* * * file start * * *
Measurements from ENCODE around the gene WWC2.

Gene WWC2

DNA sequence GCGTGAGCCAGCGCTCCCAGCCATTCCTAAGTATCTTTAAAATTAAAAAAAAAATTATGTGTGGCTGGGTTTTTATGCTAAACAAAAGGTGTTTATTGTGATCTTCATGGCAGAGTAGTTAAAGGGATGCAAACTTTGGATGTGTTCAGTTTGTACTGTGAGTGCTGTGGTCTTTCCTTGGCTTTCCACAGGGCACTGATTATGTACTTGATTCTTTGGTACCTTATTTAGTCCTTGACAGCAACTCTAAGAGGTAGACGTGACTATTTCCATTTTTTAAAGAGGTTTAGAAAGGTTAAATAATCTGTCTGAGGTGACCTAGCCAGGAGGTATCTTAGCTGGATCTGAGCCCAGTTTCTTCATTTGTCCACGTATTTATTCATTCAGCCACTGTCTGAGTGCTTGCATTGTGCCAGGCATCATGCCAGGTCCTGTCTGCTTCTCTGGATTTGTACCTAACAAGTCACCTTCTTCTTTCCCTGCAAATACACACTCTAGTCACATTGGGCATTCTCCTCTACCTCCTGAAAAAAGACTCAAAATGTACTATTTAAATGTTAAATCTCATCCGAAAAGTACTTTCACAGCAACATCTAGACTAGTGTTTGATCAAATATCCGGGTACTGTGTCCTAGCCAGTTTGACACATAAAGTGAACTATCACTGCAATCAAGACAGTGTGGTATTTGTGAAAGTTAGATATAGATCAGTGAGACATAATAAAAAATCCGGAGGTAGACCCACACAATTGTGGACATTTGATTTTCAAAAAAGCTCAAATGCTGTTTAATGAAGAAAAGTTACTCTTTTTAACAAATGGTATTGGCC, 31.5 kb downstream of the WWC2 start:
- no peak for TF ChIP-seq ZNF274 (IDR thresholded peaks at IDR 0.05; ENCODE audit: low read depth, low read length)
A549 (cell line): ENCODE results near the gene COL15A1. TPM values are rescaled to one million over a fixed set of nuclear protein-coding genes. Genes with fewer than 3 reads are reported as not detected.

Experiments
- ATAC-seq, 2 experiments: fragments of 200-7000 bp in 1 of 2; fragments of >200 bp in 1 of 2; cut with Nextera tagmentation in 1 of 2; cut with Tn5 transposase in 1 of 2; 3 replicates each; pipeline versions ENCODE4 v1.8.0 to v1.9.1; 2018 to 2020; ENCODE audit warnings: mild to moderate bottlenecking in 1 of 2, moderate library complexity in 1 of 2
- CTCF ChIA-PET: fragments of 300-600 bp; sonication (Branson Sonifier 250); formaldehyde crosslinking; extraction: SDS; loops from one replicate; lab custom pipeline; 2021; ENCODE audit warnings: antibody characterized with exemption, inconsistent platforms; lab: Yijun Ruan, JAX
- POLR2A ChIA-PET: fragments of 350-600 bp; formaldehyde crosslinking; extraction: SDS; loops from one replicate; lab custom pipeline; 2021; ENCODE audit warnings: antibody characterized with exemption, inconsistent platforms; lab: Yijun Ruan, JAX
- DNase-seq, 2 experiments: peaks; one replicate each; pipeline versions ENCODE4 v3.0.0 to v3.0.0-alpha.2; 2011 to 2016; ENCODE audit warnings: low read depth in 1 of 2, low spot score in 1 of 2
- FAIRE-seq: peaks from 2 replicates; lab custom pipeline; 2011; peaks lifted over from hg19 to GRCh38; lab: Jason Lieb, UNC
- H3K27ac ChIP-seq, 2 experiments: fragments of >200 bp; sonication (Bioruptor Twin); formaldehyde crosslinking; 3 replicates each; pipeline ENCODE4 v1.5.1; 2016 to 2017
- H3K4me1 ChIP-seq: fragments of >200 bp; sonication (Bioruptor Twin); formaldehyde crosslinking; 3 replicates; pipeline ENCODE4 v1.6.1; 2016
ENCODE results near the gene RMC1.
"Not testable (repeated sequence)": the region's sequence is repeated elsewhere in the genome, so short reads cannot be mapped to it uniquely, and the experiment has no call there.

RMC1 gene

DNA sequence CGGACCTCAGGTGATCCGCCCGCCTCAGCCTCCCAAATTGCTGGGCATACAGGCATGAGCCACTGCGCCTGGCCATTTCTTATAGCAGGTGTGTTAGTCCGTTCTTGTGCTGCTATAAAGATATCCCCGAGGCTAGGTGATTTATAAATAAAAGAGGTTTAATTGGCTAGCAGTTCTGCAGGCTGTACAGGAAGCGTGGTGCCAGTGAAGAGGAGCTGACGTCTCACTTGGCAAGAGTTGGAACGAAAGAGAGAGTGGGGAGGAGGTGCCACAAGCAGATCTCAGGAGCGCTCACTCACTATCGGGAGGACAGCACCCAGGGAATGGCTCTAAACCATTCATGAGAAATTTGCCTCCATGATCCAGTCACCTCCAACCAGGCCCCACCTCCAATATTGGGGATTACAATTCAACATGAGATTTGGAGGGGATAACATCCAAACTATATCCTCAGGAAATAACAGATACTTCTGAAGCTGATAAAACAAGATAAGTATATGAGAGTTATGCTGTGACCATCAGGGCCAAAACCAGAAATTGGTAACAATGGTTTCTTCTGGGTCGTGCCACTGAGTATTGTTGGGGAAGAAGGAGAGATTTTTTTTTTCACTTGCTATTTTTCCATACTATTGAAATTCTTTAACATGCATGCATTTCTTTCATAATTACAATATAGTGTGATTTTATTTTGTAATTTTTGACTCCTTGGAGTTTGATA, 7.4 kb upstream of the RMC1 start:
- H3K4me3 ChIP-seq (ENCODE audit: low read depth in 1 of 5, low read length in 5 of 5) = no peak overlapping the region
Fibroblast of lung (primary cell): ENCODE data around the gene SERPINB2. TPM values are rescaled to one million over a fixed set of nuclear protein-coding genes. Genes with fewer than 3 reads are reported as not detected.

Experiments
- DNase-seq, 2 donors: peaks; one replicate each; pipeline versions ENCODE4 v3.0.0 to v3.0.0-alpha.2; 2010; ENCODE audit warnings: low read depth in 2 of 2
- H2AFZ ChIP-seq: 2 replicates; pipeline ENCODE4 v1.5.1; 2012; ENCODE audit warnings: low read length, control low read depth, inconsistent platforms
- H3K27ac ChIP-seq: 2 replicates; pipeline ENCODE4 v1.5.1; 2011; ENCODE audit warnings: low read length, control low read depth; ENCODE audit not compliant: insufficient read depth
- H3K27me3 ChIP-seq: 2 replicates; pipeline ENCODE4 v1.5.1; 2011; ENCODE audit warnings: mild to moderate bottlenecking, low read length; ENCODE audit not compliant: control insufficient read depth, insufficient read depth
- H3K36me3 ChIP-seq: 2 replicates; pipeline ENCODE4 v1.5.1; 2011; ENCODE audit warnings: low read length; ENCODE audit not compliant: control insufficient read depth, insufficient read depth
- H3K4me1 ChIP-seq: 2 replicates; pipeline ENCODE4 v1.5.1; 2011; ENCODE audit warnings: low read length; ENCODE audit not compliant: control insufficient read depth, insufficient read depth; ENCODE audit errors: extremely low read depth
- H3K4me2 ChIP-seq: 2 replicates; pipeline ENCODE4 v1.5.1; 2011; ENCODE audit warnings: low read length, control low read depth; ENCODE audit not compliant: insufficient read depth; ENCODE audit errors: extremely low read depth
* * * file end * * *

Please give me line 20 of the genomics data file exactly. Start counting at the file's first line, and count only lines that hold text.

Experiments